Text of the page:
27. Ueki T, Fujimoto J, Suzuki T, Yamamoto H, Okamoto E. Expression of hepatocyte growth factor and its receptor, the c-met proto-oncogene, in hepatocellular carcinoma. Hepatology. 1997;25(3):619-23
28. Avizienyte E, Frame M.C. Src and FAK signalling controls adhesion fate and the epithelial-to-mesenchymal transition. Curr Opin Cell Biol. 2005;17(5):542-7
29. Cicchini C, Laudadio I, Citarella F, Corazzari M, Steindler C, Conigliaro A. et al. TGFbeta-induced EMT requires focal adhesion kinase (FAK) signaling. Exp Cell Res. 2008;314(1):143-52
30. Kiefel H, Bondong S, Pfeifer M, Schirmer U, Erbe-Hoffmann N, Schafer H. et al. EMT-associated up-regulation of L1CAM provides insights into L1CAM-mediated integrin signalling and NF-kappaB activation. Carcinogenesis. 2012;33(10):1919-29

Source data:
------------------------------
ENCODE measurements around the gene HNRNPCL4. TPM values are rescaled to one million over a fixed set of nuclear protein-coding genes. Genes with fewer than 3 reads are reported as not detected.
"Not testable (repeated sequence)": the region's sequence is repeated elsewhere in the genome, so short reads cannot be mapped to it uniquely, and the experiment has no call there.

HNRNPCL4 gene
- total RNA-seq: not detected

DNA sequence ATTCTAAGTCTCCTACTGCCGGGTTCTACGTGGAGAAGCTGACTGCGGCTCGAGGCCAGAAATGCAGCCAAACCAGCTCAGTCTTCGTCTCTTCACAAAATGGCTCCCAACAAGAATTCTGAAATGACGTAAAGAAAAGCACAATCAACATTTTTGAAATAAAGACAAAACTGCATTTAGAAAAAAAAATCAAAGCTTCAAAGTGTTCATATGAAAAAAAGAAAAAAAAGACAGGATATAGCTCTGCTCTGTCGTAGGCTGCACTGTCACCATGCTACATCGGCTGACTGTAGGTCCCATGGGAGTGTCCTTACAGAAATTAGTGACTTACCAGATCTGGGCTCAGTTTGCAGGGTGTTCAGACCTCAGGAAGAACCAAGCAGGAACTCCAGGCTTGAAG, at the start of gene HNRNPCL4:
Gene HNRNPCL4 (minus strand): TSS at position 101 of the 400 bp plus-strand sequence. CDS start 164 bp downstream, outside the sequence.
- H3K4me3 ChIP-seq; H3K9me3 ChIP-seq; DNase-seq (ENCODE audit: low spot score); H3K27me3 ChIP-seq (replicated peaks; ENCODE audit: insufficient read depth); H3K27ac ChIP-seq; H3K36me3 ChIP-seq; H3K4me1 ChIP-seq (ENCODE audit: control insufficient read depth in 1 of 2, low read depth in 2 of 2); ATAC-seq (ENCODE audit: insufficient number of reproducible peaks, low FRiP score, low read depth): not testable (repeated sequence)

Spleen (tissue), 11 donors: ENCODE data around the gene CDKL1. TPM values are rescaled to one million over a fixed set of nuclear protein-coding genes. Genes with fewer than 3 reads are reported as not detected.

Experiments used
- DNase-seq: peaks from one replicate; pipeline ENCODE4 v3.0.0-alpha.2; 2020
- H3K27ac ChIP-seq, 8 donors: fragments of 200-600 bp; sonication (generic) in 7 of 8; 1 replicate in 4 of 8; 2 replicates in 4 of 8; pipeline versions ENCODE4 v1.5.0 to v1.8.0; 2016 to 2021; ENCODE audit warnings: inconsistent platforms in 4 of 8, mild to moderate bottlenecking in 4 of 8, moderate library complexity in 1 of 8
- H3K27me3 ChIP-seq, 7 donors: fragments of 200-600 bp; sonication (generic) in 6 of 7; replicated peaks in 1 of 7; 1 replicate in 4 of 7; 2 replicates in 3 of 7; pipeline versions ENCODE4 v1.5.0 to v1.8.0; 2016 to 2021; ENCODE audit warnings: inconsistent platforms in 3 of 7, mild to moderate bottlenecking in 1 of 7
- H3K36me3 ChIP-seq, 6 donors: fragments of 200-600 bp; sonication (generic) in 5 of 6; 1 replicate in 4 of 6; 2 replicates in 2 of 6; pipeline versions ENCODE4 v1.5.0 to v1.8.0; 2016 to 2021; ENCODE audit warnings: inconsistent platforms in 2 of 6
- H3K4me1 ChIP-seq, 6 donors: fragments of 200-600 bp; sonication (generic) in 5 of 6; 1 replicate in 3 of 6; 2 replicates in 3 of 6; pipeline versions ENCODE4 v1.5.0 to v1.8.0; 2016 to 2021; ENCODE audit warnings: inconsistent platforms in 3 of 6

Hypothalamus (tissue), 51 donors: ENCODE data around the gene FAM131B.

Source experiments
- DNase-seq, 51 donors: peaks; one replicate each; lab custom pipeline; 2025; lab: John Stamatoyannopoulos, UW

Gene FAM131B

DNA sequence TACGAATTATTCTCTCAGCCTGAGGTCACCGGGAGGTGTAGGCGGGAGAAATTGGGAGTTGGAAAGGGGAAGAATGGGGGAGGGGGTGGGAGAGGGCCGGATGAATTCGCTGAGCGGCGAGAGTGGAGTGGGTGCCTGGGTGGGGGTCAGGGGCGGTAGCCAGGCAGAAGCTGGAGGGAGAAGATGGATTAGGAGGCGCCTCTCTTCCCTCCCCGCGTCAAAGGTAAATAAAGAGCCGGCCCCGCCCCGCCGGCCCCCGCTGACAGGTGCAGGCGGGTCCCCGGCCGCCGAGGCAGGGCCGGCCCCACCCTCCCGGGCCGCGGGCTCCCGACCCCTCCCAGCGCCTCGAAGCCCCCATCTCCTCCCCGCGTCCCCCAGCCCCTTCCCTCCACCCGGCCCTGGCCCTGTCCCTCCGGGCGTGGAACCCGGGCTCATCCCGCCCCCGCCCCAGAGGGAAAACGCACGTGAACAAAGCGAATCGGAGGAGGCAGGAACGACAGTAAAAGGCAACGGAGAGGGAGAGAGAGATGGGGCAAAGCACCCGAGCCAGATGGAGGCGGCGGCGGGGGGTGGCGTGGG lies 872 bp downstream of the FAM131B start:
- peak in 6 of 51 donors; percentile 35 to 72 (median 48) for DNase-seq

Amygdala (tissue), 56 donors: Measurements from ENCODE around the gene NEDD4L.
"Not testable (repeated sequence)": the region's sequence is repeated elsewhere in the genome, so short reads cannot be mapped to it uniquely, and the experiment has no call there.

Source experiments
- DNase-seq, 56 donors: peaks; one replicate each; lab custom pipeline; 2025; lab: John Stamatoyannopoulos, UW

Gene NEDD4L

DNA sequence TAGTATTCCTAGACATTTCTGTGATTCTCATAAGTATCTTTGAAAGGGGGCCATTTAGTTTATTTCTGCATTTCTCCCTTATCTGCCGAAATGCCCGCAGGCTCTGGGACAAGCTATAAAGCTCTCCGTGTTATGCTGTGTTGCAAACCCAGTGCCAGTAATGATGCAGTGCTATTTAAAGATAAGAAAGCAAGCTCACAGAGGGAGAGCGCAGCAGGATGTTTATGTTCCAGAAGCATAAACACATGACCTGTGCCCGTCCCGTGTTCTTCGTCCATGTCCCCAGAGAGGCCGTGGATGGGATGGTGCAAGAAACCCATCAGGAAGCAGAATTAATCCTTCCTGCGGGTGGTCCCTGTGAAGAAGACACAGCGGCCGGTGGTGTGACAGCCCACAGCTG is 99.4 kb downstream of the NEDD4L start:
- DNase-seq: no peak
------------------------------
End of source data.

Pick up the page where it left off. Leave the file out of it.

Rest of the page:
31. Christiansen J.J, Rajasekaran A.K. Reassessing epithelial to mesenchymal transition as a prerequisite for carcinoma invasion and metastasis. Cancer Res. 2006;66(17):8319-26
32. Schmidt C, Marsh J.W. Molecular signature for HCC: role in predicting outcomes after liver transplant and selection for potential adjuvant treatment. Curr Opin Organ Transplant. 2010;15(3):277-82
33. Schwartz M, Dvorchik I, Roayaie S, Fiel M.I, Finkelstein S, Marsh J.W. et al. Liver transplantation for hepatocellular carcinoma: extension of indications based on molecular markers. J Hepatol. 2008;49(4):581-8
Corresponding author: Shu-Sen Zheng, Key Laboratory of Combined Multi-organ Transplantation, Ministry of Public Health, the First Affiliated Hospital, Zhejiang University School of Medicine, 79 Qingchun Road, Hangzhou 310003, P.R. China. Phone: 86-571-87236570; Fax: 86-571-87236466. E-mail address: shusenzhengedu.cn